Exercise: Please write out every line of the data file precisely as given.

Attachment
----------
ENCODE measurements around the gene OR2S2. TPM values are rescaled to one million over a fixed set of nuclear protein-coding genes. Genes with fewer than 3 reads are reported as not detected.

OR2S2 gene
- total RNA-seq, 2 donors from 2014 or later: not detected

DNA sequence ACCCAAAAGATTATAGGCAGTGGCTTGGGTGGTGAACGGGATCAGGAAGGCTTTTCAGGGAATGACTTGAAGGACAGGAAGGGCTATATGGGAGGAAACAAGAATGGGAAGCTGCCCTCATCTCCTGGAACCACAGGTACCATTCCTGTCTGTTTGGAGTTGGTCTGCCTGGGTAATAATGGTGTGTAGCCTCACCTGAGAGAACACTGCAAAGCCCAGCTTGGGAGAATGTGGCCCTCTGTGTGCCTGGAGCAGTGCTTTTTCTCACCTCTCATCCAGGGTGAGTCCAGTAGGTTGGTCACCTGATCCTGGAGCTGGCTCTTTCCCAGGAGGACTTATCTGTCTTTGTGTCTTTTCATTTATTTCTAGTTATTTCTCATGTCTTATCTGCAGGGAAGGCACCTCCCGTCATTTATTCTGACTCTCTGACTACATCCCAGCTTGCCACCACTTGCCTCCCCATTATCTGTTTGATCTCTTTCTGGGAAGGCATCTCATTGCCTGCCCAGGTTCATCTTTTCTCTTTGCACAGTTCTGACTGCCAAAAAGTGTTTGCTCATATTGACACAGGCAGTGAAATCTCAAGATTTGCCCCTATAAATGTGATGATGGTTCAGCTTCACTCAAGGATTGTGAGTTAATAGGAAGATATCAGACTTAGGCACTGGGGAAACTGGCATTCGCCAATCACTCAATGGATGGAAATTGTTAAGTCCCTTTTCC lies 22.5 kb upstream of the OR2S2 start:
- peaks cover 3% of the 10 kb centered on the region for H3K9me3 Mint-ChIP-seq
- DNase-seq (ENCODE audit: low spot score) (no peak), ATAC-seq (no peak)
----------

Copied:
ENCODE measurements around the gene OR2S2. TPM values are rescaled to one million over a fixed set of nuclear protein-coding genes. Genes with fewer than 3 reads are reported as not detected.

OR2S2 gene
- total RNA-seq, 2 donors from 2014 or later: not detected

DNA sequence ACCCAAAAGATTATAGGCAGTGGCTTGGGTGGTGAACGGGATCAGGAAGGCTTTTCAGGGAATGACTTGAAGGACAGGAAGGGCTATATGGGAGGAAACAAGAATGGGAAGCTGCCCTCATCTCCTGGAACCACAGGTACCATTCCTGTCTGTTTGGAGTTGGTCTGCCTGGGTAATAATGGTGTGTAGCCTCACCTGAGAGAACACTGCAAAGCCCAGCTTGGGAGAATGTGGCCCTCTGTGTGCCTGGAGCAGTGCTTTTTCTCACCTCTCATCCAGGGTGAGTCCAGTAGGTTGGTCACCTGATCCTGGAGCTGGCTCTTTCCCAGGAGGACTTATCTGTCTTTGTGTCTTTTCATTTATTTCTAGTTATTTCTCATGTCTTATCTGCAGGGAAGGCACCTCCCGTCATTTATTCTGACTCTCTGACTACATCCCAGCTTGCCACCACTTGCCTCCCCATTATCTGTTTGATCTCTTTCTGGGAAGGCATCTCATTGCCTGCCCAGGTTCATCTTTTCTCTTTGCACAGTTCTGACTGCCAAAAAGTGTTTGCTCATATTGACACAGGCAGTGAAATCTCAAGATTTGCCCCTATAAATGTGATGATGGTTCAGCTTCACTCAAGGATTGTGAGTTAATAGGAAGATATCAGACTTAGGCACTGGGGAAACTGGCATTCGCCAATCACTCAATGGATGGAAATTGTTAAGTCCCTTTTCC lies 22.5 kb upstream of the OR2S2 start:
- peaks cover 3% of the 10 kb centered on the region for H3K9me3 Mint-ChIP-seq
- DNase-seq (ENCODE audit: low spot score) (no peak), ATAC-seq (no peak)